Source: Kids.gov

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Passing the Halloween Treats Forward

halloween

This Halloween why not encourage your Trick or Treaters to share some of their Halloween bounty with others who could use a treat?

Let’s face it, kids don’t need all the candy they get on Halloween. Sharing their bounty is a great way of practicing kindness and generosity.

Here are a few suggestions as to what to do with the Halloween candy your children are willing to share with others:

  • What a treat it would be for residents of a senior assisted living facility to receive a visit from young children in costumes giving out a part of their goodies. What happy memories it would bring back for the seniors! What a lasting memory it would be for the children to witness the happiness they were giving just by sharing a little bit of their time and a few pieces of candy.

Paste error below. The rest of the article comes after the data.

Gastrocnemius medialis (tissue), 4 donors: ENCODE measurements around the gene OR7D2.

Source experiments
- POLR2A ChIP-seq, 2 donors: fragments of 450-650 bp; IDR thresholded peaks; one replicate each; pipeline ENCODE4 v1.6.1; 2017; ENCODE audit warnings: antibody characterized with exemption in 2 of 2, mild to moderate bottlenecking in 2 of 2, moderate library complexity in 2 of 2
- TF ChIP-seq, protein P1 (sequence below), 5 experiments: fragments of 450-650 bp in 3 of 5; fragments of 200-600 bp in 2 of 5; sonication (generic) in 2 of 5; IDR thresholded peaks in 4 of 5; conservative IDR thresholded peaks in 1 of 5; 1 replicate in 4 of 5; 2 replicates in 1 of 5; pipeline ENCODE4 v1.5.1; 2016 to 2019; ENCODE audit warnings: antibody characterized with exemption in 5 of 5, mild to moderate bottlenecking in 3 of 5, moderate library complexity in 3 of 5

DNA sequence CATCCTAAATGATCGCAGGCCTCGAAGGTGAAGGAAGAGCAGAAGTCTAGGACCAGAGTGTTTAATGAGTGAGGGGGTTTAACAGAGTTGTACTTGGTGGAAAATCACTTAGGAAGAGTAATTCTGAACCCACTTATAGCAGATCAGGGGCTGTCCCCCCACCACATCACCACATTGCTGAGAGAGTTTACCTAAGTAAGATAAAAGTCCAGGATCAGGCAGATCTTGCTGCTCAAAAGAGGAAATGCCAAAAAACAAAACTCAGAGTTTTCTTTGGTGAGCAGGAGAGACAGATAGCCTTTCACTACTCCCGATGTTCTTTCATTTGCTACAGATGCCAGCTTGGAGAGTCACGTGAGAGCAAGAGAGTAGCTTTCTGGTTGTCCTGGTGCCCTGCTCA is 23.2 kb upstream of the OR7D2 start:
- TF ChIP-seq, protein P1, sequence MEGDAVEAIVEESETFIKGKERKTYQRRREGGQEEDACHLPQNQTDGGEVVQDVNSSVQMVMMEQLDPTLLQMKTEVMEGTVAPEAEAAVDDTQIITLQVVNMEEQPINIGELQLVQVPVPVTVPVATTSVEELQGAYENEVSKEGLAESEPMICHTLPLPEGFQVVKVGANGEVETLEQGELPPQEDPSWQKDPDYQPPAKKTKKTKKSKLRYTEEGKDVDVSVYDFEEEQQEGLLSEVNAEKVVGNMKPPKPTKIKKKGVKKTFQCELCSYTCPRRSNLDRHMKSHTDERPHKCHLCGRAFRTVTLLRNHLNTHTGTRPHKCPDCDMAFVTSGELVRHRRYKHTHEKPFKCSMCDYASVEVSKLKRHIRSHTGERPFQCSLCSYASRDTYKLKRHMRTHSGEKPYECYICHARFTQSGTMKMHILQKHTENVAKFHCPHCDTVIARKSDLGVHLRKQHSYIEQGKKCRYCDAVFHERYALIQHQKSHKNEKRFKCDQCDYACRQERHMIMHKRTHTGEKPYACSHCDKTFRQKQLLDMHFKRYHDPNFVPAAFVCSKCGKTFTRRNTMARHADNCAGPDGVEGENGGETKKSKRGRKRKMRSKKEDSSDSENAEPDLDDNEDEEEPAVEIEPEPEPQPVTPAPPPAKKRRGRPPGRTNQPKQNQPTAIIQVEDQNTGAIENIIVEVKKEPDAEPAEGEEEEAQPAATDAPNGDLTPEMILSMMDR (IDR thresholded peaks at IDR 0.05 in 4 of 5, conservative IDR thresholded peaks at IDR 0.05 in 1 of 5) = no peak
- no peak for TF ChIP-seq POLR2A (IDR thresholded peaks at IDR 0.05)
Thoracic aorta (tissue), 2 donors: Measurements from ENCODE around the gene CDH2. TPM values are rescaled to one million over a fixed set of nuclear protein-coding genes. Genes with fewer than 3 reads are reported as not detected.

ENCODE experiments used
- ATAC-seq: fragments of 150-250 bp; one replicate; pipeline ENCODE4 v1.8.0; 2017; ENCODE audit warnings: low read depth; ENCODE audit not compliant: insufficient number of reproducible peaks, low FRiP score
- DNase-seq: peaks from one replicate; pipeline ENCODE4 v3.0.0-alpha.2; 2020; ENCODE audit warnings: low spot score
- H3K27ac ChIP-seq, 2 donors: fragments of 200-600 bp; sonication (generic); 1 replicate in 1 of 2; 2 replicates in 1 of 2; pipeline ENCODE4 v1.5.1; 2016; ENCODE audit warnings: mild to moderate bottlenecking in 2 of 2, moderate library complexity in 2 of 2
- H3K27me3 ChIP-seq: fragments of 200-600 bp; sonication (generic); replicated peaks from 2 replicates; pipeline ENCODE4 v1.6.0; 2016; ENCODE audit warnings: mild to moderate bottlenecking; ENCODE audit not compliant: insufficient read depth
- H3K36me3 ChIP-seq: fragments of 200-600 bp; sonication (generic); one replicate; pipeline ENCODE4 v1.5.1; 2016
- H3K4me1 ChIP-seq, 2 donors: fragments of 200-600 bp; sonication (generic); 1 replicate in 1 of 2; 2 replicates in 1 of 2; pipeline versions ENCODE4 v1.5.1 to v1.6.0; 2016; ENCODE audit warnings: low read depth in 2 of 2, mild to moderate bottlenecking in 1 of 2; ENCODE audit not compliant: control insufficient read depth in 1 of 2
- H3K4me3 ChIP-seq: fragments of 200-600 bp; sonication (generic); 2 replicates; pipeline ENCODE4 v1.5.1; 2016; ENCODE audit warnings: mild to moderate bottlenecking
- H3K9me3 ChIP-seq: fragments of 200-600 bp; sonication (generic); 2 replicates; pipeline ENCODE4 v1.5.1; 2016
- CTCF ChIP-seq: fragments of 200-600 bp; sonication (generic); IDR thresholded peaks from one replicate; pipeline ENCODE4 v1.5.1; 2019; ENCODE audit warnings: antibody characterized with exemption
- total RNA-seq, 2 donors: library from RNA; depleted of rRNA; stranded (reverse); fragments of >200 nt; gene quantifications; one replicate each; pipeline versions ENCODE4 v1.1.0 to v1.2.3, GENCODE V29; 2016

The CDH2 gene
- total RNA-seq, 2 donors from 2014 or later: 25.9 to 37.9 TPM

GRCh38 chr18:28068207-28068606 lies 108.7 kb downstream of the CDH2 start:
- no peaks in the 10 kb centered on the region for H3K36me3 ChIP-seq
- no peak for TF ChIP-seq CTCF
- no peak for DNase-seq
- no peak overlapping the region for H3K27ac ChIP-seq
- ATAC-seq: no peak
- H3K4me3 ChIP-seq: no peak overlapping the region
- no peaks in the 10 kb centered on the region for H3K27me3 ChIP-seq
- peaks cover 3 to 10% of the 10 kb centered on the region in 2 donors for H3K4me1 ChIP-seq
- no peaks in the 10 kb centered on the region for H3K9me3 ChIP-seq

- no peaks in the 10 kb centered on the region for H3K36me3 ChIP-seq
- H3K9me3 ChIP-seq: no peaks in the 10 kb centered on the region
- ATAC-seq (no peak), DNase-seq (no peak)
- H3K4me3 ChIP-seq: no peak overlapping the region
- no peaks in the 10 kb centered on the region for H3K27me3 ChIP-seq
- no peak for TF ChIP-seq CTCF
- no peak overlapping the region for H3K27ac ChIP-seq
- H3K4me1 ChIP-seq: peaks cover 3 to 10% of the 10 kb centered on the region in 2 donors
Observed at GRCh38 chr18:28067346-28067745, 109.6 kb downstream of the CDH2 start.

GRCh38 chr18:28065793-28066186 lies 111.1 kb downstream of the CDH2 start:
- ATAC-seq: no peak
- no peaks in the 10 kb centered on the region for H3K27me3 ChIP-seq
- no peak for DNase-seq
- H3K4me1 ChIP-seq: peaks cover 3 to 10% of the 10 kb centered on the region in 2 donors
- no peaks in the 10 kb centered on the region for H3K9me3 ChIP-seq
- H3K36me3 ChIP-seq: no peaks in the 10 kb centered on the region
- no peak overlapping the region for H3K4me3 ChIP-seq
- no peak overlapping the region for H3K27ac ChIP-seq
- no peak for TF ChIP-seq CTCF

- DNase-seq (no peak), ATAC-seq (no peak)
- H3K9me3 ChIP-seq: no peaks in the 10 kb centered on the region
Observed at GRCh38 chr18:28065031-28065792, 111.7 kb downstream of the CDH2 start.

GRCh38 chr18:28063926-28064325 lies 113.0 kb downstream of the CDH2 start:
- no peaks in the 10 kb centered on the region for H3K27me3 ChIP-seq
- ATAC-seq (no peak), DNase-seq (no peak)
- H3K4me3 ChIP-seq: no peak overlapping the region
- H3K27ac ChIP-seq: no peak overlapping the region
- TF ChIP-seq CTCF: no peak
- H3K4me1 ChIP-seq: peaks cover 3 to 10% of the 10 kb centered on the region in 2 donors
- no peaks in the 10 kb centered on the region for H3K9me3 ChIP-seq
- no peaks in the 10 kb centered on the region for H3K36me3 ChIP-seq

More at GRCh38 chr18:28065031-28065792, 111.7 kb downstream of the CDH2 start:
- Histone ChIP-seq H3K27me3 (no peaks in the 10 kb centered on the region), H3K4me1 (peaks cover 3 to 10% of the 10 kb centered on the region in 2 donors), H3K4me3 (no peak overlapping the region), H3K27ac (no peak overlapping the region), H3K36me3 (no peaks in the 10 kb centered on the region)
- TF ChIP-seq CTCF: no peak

• There are children who will not get to go trick or treating. Two groups of children that will not be trick or treating are those that live in homeless shelters with their moms, and those that live with their moms in safe houses for domestic violence victims. You will need to call your local Dept of Social Services to find out where you can drop off Halloween candies for these two groups. Their exact locations, especially domestic violence safe houses, are not given out to the public.
  • Another good use for all that extra Halloween candy-send it in a care package to our troops serving overseas.  This could be a great school, church or recreation center group project.  How wonderful for child to get a letter from a soldier, who is overseas, thanking him or her for sharing Halloween. For more information on how to collect and where to send the candy go to: